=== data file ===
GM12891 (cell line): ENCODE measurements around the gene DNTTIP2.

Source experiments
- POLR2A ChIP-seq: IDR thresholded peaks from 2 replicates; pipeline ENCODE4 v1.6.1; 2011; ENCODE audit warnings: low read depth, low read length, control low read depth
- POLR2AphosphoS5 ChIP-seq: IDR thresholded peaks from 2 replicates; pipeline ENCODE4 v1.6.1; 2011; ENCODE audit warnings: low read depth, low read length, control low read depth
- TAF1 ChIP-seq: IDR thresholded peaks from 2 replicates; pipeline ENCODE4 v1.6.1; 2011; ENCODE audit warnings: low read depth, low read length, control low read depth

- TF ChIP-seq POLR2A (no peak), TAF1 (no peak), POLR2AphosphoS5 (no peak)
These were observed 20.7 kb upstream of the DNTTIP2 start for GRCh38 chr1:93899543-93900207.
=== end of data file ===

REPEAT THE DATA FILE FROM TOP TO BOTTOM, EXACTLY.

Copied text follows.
GM12891 (cell line): ENCODE measurements around the gene DNTTIP2.

Source experiments
- POLR2A ChIP-seq: IDR thresholded peaks from 2 replicates; pipeline ENCODE4 v1.6.1; 2011; ENCODE audit warnings: low read depth, low read length, control low read depth
- POLR2AphosphoS5 ChIP-seq: IDR thresholded peaks from 2 replicates; pipeline ENCODE4 v1.6.1; 2011; ENCODE audit warnings: low read depth, low read length, control low read depth
- TAF1 ChIP-seq: IDR thresholded peaks from 2 replicates; pipeline ENCODE4 v1.6.1; 2011; ENCODE audit warnings: low read depth, low read length, control low read depth

- TF ChIP-seq POLR2A (no peak), TAF1 (no peak), POLR2AphosphoS5 (no peak)
These were observed 20.7 kb upstream of the DNTTIP2 start for GRCh38 chr1:93899543-93900207.